building a corne split keyboard

It’s been a while since during a Hack-the-Planet episode I was gifted two PCBs of a corne keyboard by PH_0x17 of Nerdbude and ClickClackHack fame.

Since a picture says more than a thousand words, I give you the result first:

my crkbd based keyboard

This keyboard design is made from the ground up as open source and naturally is fully available as a GIT repository containing everything you need to start: PCB schematics, drawing, documentation and firmware source code.

It took me a couple of months to get all the required parts ordered and delivered. Many small envelopes with parts that seemlingly are only produced by a handful of manufacturers. But anyways: After everything had arrived and was checked for completeness my wife took the hardware parts into her hands and started soldering and assembling the keyboard.

And so this project naturally is split up between my wife and me in the most natural (to us) way: My wife did all the hardware parts – whilst I did the software and interfacing portion. (Admittedly there only was to be figured out how to get the firmware compiled and altered to my specific needs)


So make the jump over to the blog of my wife and enjoy the hardware portion over there. Come back for the software portion. I will only leave some pictures of the process here:


After putting the hardware together it was time to get the firmware sorted as well. This keyboard design is based upon the open source QMK (Quantum Mechanical Keyboard) firmware.

Conveniently QMK comes with it’s own build tools – so you will be up and running in no time. Since I had purchased Arduino ProMicro controllers I was good with the most basic setup you can imagine. As the base requirements for the toolchain where minimal I went with the machine that I had in front of me – a Raspberry Pi 4 with the standard Raspberry Pi OS.

These where the steps to get going:

  • get Python 3 and the qmk tool installed – I’ve chosen not to use the tool setup procedure but instead go with a separate clone of the QMK firmware repository.
python3 -m pip install --user qmk
  • clone the QMK firmware repository and get the QMK tool running (in the /bin folder of the firmware repository – it’s actually just a python script)
git clone
cd qmk_firmware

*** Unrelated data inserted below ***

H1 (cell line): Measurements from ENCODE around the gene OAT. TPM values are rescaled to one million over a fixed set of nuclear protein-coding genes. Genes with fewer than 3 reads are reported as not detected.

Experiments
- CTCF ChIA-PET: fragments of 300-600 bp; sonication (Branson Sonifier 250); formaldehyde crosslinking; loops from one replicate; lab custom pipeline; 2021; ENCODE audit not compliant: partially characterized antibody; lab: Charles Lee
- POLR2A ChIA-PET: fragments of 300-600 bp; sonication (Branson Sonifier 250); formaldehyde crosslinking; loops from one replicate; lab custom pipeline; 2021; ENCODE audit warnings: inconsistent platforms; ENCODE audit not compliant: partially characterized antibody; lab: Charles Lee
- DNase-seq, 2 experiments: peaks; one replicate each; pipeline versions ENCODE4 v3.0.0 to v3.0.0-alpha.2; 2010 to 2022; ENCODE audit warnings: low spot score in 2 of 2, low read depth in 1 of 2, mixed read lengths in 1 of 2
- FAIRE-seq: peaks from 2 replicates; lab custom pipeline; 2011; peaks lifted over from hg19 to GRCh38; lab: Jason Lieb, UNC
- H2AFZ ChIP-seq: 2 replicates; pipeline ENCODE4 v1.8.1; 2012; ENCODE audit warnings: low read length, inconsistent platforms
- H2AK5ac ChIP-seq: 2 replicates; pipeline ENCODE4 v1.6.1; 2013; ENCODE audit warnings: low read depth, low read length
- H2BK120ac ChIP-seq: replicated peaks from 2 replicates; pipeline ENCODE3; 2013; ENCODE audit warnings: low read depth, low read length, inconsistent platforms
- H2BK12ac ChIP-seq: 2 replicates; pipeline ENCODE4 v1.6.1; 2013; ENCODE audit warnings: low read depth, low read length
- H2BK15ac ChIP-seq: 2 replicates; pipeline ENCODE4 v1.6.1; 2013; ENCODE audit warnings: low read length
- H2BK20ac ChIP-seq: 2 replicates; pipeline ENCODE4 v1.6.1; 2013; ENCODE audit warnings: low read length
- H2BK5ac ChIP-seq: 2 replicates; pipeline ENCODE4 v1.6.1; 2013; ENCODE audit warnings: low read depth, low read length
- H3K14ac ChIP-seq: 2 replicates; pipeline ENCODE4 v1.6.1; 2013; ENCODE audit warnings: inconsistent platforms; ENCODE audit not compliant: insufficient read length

git submodule sync --recursive
git submodule update --init --recursive --progress
make crkbd:default
  • create your own keymap to work with. You gotta use the crkbd firmware options as a default for this keyboard. The command below will generate a subfolder with the name of your keymap in the keyboards/crkbd/keymaps folder with the default settings of the crkbd keyboard firmware.
qmk new-keymap -kb crkbd
  • build your first firmware by running the command below (note: btk-corne is the name of my keymap)
qmk compile --clean -kb crkbd/rev1/legacy -km btk-corne
success! The first firmware is compiled
  • now you can flash the firmware to both ProMicro controllers. The most straight forward way for me was using avrdude on the commandline. In my case the device is added as /dev/ttyACM0 and the compiled firmware named crkbd_rev1_legacy_btk-corne.hex.

    When you got all this information you need to plug in the ProMicro and trigger a reset by bridging Ground and the Reset Pin. If you added, like we did, a button for reset you can use this. After hitting reset the ProMicro bootloader will enter the state where it’s possible to be flashed. Reset it and THEN run the avrdude commandline.

    The full commandline is:
avrdude -p atmega32u4 -P /dev/ttyACM0 -c avr109  -e -U flash:w:crkbd_rev1_legacy_btk-corne.hex
  • (alternatively) you can also use QMK Toolbox to flash the firmware. Also works.

So now you know how to get the firmware compiled and running (if not, look here further). But most probably you are not happy with some aspects of your keymap or firmware.

By now you might ask yourself: Hey, I’ve got two ProMicros on one keyboard. Both are flashed with the same firmware. Into which of the two do I plug in the USB cable that then is plugged into the computer?

The answer is: by default QMK assumes that you are plugging into the left half of the keyboard making the left half the master. If you prefer to use the right half you can change this behaviour in the config.h file in the firmware:

You have to plug in both of them anyway at times when you want to flash a new firmware to them as you adjust and make changes to your keymap.